Dale Allen Hamer v. The State of Texas--Appeal from 18th District Court of Johnson County

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No. 10-95-327-CR









From the 18th District Court

Johnson County, Texas

Trial Court # 30909




Appellant Hamer appeals from an order of the trial court denying his petition for a writ of habeas corpus.

Appellant was indicted May 5, 1995, in Cause 30712 by the Grand Jury for "Intoxication Manslaughter" (causing the death of Joe Donald, Jr. by driving a vehicle while intoxicated). The indictment alleged Appellant had an alcohol content of at least 0.10. Appellant filed a motion to suppress the evidence of his blood alcohol level asserting it was impermissibly obtained. A suppression hearing was held September 25, 1995, and the trial court denied Appellant's motion to suppress.

On October 27, 1995, all parties appeared for a hearing on Appellant's application for a writ of habeas corpus filed in Cause 30712. Before the hearing began the State moved to dismiss Cause 30712 without prejudice for the reason that the Grand Jury had reindicted Appellant earlier that day in Cause 30909 (this case). //

The trial court granted the State's motion to dismiss Cause 30712 thus rendering Appellant's application for a writ of habeas corpus moot in that case.

On November 22, 1995, Appellant filed petition for a writ of habeas corpus in this case (Cause 30909) alleging that he had been placed in double jeopardy as a result of the new indictment in Cause 30909.

A hearing was held on Appellant's application for habeas corpus and it was denied by the trial court. //

Appellant appeals on one point of error: "The trial court committed error in denying Appellant's writ of habeas corpus alleging double jeopardy."

Appellant claims he has been subjected to double jeopardy in violation of the Fifth Amendment of the U.S. Constitution as a result of the State reindicting him in Cause 30909, and that the trial court thus erred in denying his writ of habeas corpus.

The double jeopardy clause of the Fifth Amendment provides that no person shall "be subject for the same offense to be twice put in jeopardy of life or limb." It protects against three distinct abuses: (1) a second prosecution for the same offense after acquittal; (2) a second prosecution for the same offense after conviction; and (3) multiple punishments for the same offense. United States v. Halper, 490 U.S. 435, 441, 109 S. Ct. 1892, 1897 (1989); Hernandez v. State, 904 S.W.2d 808, 809 (Tex. App. San Antonio 1995, pet. filed).

Any criminal charge that is dismissed on the State's motion after jeopardy attaches cannot be retried, but if the charge is dismissed with the trial court's permission before jeopardy attaches, the State may press the charge at a later time. Proctor v. State, 841 S.W.2d 1, 3 (Tex. Crim. App. 1992).

Jeopardy attaches in a jury trial when the jury is empaneled and sworn. Proctor, supra; Torres v. State, 614 S.W.2d 436, 441 (Tex. Crim. App. 1981). In bench trials, jeopardy attaches when both sides announce ready and the defendant has pled to the charging instrument. State v. Torres, 850 S.W.2d 418, 421 (Tex. Crim. App. 1991).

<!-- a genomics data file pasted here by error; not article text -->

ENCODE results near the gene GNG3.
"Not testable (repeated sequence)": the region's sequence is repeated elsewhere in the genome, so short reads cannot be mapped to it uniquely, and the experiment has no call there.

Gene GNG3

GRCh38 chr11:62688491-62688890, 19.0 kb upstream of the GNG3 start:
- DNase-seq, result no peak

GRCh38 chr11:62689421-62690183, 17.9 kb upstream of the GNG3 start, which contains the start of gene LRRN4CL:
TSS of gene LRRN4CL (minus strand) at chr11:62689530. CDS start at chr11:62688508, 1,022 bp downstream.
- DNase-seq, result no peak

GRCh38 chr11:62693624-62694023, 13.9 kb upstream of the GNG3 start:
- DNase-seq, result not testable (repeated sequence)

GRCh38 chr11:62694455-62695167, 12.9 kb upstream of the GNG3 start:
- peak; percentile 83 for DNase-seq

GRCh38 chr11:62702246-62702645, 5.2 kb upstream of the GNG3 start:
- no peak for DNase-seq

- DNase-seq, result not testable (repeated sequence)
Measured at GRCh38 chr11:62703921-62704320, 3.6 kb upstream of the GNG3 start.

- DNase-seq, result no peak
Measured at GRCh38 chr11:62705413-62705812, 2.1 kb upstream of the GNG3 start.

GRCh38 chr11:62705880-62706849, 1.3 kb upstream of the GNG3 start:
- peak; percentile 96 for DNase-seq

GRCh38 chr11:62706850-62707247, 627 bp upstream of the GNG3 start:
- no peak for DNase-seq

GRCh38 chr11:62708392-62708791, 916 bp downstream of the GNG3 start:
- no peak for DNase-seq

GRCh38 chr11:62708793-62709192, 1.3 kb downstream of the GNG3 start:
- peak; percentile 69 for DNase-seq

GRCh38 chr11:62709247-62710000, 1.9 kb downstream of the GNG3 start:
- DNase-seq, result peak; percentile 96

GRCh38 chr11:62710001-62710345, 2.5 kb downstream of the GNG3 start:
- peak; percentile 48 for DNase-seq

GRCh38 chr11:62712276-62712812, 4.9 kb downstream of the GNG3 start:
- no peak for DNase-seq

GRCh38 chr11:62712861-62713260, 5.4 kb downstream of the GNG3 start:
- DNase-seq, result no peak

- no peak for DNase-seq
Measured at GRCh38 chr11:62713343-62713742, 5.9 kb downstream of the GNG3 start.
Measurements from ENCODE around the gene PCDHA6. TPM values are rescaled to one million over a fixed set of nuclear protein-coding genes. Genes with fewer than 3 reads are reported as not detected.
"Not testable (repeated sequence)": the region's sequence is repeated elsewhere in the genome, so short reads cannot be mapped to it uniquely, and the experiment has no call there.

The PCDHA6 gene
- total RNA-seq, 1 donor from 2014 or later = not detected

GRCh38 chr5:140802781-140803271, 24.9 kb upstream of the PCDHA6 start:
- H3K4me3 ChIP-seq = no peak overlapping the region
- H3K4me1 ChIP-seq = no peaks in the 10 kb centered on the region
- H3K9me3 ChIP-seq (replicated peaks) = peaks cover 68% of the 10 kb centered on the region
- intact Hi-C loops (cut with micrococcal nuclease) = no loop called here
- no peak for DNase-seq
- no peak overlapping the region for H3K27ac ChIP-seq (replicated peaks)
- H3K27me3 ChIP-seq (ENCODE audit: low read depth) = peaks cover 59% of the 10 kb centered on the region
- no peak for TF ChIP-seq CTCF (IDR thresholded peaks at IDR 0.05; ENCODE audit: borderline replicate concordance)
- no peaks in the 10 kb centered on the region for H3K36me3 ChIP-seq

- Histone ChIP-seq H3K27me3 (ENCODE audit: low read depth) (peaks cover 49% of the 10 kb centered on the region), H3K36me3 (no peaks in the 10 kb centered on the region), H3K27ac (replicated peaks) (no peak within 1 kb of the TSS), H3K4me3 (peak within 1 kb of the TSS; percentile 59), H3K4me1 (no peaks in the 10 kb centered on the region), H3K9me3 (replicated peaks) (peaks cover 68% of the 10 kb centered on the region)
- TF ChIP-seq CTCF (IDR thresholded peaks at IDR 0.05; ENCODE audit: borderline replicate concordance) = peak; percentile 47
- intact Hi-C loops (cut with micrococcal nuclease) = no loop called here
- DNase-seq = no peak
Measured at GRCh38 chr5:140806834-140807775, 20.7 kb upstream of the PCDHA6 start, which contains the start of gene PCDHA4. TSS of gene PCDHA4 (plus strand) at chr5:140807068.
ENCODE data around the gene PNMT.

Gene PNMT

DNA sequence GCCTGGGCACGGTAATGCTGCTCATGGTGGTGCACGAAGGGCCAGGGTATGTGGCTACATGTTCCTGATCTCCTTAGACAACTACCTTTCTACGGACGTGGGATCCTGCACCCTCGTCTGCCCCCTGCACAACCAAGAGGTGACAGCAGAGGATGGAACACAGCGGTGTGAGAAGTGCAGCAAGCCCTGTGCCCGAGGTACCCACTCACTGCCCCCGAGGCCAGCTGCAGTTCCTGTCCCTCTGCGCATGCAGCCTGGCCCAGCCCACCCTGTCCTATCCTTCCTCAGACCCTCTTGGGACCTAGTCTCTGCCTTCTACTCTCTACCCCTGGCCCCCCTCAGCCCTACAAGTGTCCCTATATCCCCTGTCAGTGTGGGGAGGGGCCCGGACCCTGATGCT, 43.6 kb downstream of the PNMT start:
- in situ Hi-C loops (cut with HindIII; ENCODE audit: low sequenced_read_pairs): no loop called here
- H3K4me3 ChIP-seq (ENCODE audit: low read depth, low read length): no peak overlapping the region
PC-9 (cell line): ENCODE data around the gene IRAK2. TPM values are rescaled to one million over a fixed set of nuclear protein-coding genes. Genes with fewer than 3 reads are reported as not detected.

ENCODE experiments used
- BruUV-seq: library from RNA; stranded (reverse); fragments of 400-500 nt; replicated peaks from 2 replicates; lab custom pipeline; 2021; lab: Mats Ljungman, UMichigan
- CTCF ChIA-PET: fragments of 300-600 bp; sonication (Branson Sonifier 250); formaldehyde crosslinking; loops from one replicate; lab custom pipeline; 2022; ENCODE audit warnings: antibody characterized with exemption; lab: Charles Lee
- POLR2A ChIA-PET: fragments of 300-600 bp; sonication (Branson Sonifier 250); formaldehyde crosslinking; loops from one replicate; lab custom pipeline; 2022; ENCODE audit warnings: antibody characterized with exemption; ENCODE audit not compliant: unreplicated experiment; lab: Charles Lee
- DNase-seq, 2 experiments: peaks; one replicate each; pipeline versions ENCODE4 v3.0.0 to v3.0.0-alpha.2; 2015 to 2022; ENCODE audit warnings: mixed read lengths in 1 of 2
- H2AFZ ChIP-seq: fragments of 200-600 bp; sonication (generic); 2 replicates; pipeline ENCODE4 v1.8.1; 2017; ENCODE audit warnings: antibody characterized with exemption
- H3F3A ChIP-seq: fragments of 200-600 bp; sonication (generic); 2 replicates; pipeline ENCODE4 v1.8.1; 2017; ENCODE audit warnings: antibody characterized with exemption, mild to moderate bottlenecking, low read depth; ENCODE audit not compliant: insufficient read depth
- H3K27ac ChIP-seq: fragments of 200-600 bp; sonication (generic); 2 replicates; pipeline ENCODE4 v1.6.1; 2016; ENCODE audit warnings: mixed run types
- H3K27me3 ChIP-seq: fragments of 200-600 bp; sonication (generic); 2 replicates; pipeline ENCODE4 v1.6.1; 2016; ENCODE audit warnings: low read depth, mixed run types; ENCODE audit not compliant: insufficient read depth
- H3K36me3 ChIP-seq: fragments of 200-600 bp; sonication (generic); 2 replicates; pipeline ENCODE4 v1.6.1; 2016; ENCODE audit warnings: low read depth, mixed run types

A pending indictment does not prevent a Grand Jury from returning a subsequent indictment charging the same offense. Rodriguez v. State, 857 S.W.2d 102, 105 (Tex. App. Corpus Christi 1993, no pet.).

Appellant contends the State did not request dismissal of Cause 30712 "without prejudice." The record reflects the State did request dismissal of Cause 30712 "without prejudice," and did advise the court that Appellant had been reindicted earlier that day under Cause 30909.

Appellant also contends the dismissal of Cause 30712 operated as a "constructive mistrial" to which jeopardy attached. He contends the dismissal of Cause 30712 and the reindictment in Cause 30909 was to conceal the fact that medical records were illegally acquired and presented to the first Grand Jury.

The foregoing claims were made during a pretrial hearing, i.e., Appellant's motion to suppress and which motion was denied. Appellant has not been tried and acquitted, he has not been tried and convicted, and he has been assessed no punishment. Hernandez, supra. There was no "constructive mistrial."

Here Appellant has brought an interlocutory appeal from the trial court's order denying his application for a writ of habeas corpus. Under the authorities cited, jeopardy has not yet attached. Thus Appellant has not been subjected to double jeopardy and the State may proceed with the prosecution under Case 30909.

Point one and the contentions made thereunder are overruled. The judgment is affirmed.


Chief Justice (Retired)


Before Justice Cummings,

Justice Vance, and

Chief Justice McDonald (Retired)


Opinion delivered and filed July 31, 1996

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